A U.S. Fish and Wildlife Service biologist recently discovered hydrilla, a highly invasive aquatic plant, in the Erie Canal in North Tonawanda, the New York State Department of Environmental Conservation announced recently. Experts at a symposium on hydrilla in Syracuse last week confirmed the identification.

This latest discovery creates a very high threat of infestation in New York and beyond the state’s borders through the Niagara River and the Erie Canal system by natural flow disbursal and to many more waters by recreational boating. Recreational boating is the highest risk vector for spreading this plant to other waters. DEC urges boaters to take steps to prevent the spread of this and other aquatic invasive species.

“DEC urges boaters, anglers and others enjoying New York’s incredible and abundant water resources to help stop aquatic hitchhikers,” said DEC Assistant Commissioner for Natural Resources Kathy Moser. “Inspect boats and gear for any clinging plants, mud or tiny animals; remove them, and clean and dry all boats and gear. Use DEC’s aquatic invasive species disposal stations, when available.”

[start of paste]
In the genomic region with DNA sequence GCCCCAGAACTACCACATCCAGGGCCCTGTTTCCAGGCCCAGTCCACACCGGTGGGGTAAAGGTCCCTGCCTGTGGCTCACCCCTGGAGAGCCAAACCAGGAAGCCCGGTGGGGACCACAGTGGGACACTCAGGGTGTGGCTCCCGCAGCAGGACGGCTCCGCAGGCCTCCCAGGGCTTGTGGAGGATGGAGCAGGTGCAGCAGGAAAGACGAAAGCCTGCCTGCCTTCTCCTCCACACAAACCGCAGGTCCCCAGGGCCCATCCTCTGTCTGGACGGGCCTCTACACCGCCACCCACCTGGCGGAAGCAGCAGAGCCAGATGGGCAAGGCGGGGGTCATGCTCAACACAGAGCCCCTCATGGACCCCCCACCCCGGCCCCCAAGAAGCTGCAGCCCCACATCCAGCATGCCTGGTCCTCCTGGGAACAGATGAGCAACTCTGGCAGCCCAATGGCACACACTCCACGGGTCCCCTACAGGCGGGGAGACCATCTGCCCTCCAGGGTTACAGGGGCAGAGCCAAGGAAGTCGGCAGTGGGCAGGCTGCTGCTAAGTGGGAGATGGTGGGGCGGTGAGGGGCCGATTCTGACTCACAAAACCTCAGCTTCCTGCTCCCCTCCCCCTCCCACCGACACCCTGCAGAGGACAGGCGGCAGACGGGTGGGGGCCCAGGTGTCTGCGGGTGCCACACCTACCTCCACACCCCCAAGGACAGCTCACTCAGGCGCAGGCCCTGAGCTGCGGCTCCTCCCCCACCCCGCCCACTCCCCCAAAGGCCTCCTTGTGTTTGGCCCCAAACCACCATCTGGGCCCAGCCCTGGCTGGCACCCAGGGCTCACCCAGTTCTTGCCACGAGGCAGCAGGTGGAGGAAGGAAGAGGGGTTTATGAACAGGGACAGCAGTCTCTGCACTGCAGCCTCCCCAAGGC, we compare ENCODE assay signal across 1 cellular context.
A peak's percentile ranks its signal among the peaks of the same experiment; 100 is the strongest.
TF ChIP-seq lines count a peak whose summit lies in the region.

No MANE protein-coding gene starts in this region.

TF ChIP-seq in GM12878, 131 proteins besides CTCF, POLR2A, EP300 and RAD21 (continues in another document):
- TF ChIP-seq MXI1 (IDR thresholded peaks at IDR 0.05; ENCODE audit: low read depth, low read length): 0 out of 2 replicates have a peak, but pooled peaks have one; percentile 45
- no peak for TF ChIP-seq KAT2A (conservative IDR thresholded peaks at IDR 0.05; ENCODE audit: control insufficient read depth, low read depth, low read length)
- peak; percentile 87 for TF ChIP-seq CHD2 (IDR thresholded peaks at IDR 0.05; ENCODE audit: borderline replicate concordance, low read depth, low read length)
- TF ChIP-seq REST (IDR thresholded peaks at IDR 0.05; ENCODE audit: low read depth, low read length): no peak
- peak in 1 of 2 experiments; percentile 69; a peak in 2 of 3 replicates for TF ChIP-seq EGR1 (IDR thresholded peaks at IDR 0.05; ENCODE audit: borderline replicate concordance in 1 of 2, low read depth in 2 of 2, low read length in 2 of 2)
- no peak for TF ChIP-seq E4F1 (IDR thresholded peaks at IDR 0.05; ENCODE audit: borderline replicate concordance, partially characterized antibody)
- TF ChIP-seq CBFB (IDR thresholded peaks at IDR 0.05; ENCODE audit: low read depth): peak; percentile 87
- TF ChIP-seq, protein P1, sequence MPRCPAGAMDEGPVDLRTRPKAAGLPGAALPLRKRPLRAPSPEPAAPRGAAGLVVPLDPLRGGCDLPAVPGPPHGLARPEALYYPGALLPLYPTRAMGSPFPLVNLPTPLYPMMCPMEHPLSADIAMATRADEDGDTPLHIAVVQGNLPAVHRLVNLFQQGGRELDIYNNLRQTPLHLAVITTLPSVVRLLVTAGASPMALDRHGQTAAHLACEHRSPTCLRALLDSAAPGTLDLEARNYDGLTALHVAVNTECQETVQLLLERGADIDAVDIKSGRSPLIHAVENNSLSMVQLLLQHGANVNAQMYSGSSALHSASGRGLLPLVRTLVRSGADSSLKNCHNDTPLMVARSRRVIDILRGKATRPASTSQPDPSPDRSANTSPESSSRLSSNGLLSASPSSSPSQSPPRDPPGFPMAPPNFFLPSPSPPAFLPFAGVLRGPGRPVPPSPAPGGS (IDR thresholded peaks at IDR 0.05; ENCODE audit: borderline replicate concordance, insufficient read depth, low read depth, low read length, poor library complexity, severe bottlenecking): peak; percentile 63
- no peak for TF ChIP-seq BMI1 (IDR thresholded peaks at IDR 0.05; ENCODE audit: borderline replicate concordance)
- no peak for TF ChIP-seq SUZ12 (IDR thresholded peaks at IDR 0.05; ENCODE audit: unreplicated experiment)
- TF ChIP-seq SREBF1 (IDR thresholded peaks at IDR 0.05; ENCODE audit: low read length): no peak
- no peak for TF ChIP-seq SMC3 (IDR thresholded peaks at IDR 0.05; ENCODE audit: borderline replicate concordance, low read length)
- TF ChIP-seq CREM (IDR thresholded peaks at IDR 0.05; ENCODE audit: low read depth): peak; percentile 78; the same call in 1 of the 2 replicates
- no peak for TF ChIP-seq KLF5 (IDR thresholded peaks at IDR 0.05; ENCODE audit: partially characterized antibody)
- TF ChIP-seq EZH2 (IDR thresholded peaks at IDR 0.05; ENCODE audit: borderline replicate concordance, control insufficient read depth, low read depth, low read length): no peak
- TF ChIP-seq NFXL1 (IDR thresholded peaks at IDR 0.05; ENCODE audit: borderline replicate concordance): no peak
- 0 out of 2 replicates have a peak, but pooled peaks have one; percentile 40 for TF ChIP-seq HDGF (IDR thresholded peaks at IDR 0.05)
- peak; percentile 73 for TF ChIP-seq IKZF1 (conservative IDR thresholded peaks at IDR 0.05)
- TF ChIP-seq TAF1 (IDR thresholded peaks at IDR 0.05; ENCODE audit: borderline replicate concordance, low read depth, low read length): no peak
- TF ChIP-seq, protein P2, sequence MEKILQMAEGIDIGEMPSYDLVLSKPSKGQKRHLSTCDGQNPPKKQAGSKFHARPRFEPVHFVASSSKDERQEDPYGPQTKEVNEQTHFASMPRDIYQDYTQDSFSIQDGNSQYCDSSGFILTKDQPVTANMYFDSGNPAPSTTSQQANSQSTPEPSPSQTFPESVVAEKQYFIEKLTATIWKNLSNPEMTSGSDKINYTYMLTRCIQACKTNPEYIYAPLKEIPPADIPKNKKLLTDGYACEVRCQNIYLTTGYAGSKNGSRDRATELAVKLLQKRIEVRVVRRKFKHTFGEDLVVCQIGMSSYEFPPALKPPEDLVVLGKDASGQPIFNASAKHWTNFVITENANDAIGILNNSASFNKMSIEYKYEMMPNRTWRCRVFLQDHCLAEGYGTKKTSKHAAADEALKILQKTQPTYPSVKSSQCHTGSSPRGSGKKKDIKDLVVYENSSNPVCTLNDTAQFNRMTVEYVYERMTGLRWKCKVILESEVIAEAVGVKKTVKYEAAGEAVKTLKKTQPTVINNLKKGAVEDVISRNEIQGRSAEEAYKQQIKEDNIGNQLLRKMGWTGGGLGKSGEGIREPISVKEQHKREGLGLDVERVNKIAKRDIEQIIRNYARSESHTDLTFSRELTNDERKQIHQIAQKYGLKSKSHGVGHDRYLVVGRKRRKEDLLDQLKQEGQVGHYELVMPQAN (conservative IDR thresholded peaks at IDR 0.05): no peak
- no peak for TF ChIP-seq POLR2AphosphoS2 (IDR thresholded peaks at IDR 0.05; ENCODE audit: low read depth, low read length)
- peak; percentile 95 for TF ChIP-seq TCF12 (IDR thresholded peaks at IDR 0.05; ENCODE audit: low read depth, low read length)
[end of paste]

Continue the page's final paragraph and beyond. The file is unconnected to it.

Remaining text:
“Preventing the spread of hydrilla and other invasive plants and animals in the Great Lakes is a priority for the U.S. Fish and Wildlife Service. In response to the discovery of hydrilla in the Erie Canal, Service biologists are working with others to rapidly assess if it has spread in that area," said Jaime Geiger, Assistant Regional Director for the Service's Fisheries program in the northeast.

DEC is working closely with federal and state partners including the U.S. Fish and Wildlife Service, U.S. Army Corps of Engineers, New York State Canal Corporation, the Office of Parks and Recreation and the Western New York Partnership for Regional Invasive Species Management to determine the extent of the infestation and develop recommendations for rapid response.

Prior to the discovery in North Tonawanda, hydrilla was found in the Cayuga Inlet and small, isolated occurrences on Long Island and Orange County.

Hydrilla is considered to be among the most invasive aquatic plants in North America, and has resulted in significant ecological, recreational and economic impacts in other regions of the country. Its biological traits enable it to out-compete native species and dominate aquatic ecosystems due to its ability to grow in a variety of environmental settings and to propagate and spread from fragments, turions (overwintering buds) and tubers (reproductive structures attached to plant rhizomes).